Press Release

IACHR Welcomes Executive Action on Immigration in the United States

November 26, 2014

Washington, D.C. – The Inter-American Commission on Human Rights (IACHR) welcomes the executive action on immigration announced by President Barack Obama of the United States of America on November 20, 2014. This executive action will protect nearly four million persons of the 11.2 million in an irregular migratory situation in the country from deportation. Given the temporary and partial nature of this measure, the Commission urges the U.S. Congress to take additional legislative action in the near future to regularize the migratory situation of these and other groups of persons present in the United States.

According to the official announcement, this executive action will provide for the deferral of deportation of migrants in an irregular situation who arrived to the United States before January 1, 2010 and have lived in the country continuously for a period of at least five years; have a child in the United States who, through the application of jus soli, is automatically a U.S. citizen upon birth or is a legal resident and was born before the date of the announcement; and register with the government, pass a criminal background check, and pay taxes. For these parents whose deportation is deferred and who meet and successfully complete the requirements, they will be granted a three-year work permit. This, in combination with pre-existing U.S. immigration law, provides that when a United States citizen turns 21, he or she may petition for the permanent residency of parents or siblings.

In addition, the group of young persons who may be eligible for the Deferred Action for Childhood Arrivals (DACA) is to be expanded by 300,000 under this executive action, by extending the cut-off date for arrival to the United States from June 15, 2007 to January 1, 2010. Parents of children who qualify for DACA are not included or conferred any protection under this executive action, nor are persons in an irregular migratory situation who arrived to the United States after January 1, 2010. According to official sources, the executive action also calls for the continuation of a surge of resources to the United States’ southern border, so as to increase apprehensions and deportations of persons who seek to enter the country in an irregular manner. Additionally, immigration enforcement priorities are to be placed on anyone suspected of terrorism, violent crimes, membership in a gang, and recent border crossers.

“On behalf of the Inter-American Commission on Human Rights, I commend this first and important step taken by the United States to protect millions of parents of U.S. citizens and legal residents from deportation as well as to expand the coverage of those young people who would qualify for DACA,” said Commissioner Felipe González in response to the announcement.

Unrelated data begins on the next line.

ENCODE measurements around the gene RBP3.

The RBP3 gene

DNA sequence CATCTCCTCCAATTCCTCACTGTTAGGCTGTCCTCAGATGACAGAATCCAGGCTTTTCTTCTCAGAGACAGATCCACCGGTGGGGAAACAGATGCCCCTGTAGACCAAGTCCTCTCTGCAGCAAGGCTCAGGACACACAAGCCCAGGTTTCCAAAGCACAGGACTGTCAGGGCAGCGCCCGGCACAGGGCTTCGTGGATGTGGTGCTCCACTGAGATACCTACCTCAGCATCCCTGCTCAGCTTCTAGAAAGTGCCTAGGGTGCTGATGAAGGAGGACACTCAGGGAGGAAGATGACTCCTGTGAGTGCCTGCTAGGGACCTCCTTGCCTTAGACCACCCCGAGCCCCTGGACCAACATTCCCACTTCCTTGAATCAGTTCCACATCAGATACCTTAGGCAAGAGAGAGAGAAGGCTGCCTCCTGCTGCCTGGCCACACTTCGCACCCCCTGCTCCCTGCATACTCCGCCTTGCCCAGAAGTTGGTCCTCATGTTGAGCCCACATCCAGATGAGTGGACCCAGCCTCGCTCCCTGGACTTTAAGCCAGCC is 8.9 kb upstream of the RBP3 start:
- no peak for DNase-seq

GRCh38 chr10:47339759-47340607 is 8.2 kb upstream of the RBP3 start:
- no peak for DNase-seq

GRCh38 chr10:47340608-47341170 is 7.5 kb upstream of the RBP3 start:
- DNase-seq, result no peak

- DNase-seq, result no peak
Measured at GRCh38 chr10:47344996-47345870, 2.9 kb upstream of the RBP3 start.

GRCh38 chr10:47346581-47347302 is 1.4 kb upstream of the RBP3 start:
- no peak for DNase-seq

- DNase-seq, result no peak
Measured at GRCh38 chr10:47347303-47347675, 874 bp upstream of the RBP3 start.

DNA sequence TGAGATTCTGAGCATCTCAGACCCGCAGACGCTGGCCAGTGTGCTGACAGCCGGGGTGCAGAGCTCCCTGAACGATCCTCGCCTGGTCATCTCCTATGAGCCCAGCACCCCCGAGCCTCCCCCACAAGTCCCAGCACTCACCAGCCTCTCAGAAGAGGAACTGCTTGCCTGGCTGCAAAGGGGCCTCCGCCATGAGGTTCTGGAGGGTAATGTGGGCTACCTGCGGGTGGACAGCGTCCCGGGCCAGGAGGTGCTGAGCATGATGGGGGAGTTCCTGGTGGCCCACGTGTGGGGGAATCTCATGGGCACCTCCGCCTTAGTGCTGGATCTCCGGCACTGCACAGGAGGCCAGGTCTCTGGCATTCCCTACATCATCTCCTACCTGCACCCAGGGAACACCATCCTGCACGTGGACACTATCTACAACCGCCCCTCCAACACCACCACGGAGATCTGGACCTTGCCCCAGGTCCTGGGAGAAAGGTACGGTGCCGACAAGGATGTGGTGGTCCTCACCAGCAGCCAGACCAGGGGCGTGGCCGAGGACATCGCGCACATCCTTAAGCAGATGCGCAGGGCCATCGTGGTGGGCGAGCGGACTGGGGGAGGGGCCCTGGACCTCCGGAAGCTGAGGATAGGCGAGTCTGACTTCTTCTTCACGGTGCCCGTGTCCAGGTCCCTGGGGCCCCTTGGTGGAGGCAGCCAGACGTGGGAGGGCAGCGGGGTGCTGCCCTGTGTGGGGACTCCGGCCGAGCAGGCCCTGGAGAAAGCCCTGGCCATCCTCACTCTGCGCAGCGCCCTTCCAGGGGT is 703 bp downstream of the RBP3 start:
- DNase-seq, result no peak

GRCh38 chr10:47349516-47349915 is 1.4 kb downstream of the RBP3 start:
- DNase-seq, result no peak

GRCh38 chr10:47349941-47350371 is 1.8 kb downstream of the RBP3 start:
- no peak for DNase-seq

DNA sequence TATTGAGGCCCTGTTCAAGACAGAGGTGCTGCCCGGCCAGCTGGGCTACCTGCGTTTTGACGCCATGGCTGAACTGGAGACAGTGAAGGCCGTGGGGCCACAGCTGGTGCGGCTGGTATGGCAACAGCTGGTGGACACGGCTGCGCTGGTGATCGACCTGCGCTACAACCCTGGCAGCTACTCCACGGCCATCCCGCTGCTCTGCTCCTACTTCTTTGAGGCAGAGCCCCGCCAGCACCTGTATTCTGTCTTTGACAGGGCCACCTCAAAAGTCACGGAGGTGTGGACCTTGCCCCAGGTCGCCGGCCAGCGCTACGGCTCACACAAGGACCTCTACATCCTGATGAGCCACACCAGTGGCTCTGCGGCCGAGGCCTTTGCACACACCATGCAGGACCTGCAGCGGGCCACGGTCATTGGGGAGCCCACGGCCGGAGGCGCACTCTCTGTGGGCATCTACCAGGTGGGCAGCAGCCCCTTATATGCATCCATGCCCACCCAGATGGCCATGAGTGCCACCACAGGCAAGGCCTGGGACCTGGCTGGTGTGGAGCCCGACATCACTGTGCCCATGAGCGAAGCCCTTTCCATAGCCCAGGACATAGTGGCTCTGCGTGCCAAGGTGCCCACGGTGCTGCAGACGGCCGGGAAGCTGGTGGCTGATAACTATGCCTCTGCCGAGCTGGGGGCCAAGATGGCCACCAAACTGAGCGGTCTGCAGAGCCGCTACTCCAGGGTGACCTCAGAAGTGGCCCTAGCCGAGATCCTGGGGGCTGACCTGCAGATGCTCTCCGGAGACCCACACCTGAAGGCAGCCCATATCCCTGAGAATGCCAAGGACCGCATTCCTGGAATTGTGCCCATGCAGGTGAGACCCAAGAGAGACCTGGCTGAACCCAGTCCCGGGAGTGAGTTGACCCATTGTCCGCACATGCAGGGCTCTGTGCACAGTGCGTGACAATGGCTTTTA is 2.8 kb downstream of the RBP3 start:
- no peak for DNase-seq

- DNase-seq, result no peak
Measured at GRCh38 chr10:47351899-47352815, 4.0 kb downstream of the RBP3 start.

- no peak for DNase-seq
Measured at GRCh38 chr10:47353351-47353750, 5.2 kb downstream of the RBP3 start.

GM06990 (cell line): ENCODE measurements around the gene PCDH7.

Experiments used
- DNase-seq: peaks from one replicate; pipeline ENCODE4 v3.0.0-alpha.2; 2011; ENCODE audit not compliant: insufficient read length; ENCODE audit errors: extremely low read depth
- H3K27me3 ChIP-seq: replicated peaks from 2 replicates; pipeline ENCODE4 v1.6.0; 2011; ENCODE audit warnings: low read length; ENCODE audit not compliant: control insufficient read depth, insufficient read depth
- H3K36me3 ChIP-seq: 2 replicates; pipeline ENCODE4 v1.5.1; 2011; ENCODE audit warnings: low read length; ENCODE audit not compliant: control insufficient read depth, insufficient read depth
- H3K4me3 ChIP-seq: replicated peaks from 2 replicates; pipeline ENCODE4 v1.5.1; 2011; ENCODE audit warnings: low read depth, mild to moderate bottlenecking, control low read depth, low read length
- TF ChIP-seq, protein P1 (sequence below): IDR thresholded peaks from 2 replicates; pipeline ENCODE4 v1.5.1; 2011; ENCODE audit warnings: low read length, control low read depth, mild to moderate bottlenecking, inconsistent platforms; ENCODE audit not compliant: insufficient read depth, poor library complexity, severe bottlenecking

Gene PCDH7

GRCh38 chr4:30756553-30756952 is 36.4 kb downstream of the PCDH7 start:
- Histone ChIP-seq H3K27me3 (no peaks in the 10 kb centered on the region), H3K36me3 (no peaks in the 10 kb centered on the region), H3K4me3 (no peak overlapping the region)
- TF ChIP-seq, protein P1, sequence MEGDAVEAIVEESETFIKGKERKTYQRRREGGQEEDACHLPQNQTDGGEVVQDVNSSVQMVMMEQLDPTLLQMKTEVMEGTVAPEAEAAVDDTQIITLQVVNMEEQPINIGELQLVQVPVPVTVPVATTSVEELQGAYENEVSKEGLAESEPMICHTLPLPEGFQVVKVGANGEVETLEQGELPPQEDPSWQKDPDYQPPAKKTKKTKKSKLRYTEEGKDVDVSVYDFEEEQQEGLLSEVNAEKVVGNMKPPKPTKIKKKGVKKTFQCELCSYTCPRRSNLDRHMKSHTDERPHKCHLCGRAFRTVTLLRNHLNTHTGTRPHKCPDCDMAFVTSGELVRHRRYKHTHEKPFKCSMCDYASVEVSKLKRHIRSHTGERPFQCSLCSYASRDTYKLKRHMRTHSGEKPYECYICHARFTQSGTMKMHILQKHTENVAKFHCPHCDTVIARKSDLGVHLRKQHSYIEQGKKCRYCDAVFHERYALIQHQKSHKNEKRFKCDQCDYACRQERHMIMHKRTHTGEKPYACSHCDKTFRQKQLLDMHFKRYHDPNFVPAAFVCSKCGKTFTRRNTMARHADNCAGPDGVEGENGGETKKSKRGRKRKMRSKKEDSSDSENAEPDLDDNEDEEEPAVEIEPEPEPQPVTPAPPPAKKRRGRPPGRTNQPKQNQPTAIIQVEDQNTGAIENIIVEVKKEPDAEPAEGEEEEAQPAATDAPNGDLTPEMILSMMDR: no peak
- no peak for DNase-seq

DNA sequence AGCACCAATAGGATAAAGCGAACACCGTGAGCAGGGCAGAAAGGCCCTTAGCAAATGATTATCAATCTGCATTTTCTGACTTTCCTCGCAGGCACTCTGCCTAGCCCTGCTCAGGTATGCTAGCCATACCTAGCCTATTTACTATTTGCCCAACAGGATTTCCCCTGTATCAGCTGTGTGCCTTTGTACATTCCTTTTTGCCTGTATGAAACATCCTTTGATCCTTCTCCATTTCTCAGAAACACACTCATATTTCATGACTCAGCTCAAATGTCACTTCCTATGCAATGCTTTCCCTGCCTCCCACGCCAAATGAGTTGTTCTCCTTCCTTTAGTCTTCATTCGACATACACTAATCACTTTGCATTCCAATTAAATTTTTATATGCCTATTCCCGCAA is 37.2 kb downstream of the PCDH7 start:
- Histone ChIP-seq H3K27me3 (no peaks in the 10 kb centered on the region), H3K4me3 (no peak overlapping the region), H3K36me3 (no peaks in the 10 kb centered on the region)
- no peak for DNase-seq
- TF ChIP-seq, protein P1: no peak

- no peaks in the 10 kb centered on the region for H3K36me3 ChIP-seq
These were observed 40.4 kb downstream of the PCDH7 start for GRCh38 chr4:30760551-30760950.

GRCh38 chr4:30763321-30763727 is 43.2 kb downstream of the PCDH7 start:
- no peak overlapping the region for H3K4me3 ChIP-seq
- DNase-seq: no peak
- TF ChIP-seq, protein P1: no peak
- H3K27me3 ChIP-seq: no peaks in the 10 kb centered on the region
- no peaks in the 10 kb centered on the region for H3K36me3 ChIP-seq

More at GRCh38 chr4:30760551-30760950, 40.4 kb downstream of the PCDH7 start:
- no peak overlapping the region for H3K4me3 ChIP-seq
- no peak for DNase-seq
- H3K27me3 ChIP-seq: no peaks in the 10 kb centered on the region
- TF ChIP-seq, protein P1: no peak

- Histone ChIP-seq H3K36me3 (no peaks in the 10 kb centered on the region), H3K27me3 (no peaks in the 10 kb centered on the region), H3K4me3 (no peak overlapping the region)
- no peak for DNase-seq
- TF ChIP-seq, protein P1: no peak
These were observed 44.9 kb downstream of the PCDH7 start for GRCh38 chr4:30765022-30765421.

“Despite all the positive contributions that migrants make to a country like the United States, those in an irregular migratory situation have to live in the shadows. This exposes them to several and daily violations to their most basic human rights. Regularization of migrants is the most effective way to reduce their vulnerability and to strengthen the human rights protection available for other sectors of the population,” he added. Felipe González is the IACHR Rapporteur on the Rights of Migrants and Country Rapporteur for the United States of America.

Given that many of the migrants present in the United States have resided in the country for years and have strong family ties there, the Commission calls on the United States’ Congress to pass a comprehensive reform on its immigration laws, allowing for the regularization of migrants who have benefitted from this executive action as well as other groups that should be included. Any such enacted measures should take into consideration factors such as the circumstances under which the person in an irregular migratory situation entered the United States, the duration of his or her presence in the country, in addition to other pertinent considerations, such as strong familial or communal ties and contributions to society. In the framework of this executive action, and in light of the new order of immigration enforcement priorities, the Commission also calls on the United States to ensure that the protection needs of every person – without exception – are analyzed in an individual manner by properly-trained authorities upon arrival or apprehension.

A principal, autonomous body of the Organization of American States (OAS), the IACHR derives its mandate from the OAS Charter and the American Convention on Human Rights. The Inter-American Commission has a mandate to promote respect for human rights in the region and acts as a consultative body to the OAS in this area. The Commission is composed of seven independent members who are elected in an individual capacity by the OAS General Assembly and who do not represent their countries of origin or residence.

No. 142/14